Query Status ~ Week 1
Over the course of three days last week, I sent queries to 36 literary agencies. I am happy to report pretend that most of them are still seriously considering my latest book. Sadly, nine others must have illiterate monkeys with absolutely no taste monitoring their emails because they almost immediately sent back rejection letters (one within only a few hours of me sending the query).
Okay, that’s unfair. Perhaps they’re not actually monkeys, but they clearly don’t realize what a unique opportunity they’ve just denied themselves. (Listen, lying to yourself is something an author has to do in order to keep writing, so it’s either disparage the good taste and wisdom of some unknown interns at a few obscure literary agencies or curl up into a fetal position, drool into my bellybutton, and admit that I’ve wasted the last seven years of my life.) Regardless of who or what caused those rejections, I am sure that my latest manuscript could find a large and appreciative audience, if given a chance. It’s good. I mean, really good. It had me laughing and nodding my head when I proofread it, and I knew what would happen next.
Which makes me wonder….
We’ve all heard stories about how many agents and/or publishers rejected queries for books that later went on to being bestsellers and were sometimes even mangled into blockbuster movies. The current favorite anecdote is about how J.K. Rowling received ‘loads of’ rejections before she finally found a publisher for her Harry Potter books, and she is far from the only writer with a story like this.
A moment on Google led me to this site, which lists several: http://www.litrejections.com/best-sellers-initially-rejected/ It’s not the only one like this out there, and it mainly focuses on rejections from editors, but the point remains valid. Now, you may not agree that all of the listed books are good or even readable, but the fact is that each and every one of them did find an appreciative audience. The agents and publishers who rejected them missed out on amazing opportunities.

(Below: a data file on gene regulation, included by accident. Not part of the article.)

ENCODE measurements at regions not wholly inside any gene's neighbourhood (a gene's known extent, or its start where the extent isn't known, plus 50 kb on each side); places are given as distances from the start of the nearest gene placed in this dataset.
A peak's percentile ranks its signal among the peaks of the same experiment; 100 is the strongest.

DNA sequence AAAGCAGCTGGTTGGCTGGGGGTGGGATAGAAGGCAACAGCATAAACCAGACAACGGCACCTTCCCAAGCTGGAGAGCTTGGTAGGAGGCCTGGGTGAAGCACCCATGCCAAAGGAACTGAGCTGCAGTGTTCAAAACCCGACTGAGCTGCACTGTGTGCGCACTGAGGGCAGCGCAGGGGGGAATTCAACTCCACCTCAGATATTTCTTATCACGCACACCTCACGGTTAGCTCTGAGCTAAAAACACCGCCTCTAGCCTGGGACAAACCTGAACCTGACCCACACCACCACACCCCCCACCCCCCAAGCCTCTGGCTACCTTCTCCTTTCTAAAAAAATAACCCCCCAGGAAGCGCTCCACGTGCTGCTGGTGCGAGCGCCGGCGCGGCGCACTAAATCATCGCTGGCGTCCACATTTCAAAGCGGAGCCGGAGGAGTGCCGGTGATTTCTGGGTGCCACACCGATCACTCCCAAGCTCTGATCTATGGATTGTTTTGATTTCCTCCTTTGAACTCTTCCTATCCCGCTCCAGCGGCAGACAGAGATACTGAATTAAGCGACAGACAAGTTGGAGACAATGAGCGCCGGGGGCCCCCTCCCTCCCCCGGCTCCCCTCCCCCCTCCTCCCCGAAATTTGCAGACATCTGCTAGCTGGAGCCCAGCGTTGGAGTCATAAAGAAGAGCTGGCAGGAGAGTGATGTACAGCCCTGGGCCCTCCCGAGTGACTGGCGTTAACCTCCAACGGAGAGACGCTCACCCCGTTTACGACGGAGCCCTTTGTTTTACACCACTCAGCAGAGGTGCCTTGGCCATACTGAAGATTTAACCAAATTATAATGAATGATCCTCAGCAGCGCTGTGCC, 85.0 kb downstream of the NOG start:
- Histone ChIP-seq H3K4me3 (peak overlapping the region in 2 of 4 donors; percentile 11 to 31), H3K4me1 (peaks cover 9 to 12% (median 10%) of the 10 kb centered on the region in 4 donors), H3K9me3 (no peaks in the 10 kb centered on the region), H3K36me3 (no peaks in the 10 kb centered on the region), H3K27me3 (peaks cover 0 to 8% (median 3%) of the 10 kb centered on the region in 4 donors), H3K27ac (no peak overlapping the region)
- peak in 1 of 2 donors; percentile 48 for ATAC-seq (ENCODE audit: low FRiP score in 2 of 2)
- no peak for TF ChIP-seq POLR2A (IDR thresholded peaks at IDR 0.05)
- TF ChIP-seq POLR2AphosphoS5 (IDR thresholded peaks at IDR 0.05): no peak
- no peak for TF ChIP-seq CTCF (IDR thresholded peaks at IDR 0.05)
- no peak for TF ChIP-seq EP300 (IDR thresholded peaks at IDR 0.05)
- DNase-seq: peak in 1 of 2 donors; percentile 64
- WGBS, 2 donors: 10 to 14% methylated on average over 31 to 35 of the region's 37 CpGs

So I have to wonder. Are there consequences? There are for the authors, obviously. The snap decisions made by agents and editors can substantially change their lives. But what about for the people who made those decisions? Did those who rejected Rowling’s queries all keep their jobs? Do they still sleep well? Do their peers make fun of them? Do they look in the mirror every morning and see an idiot?
I don’t know. They may not even remember whose queries they’ve rejected among the thousands they get each year. I have a feeling, and I’m not sure I’m right, that agents are more afraid of taking on a book they can’t sell than they are of rejecting one that later goes on to be immensely popular. There are consequences for the first. If nothing else, they’ve wasted their time. But rejections might be safe. If the author doesn’t keep a record of these and disclose it afterward, who is going to know?
Somehow, this just doesn’t seem fair.
But, for now, 27 agents still have a chance to appreciate the opportunity I’ve given them. I do hope they don’t screw up.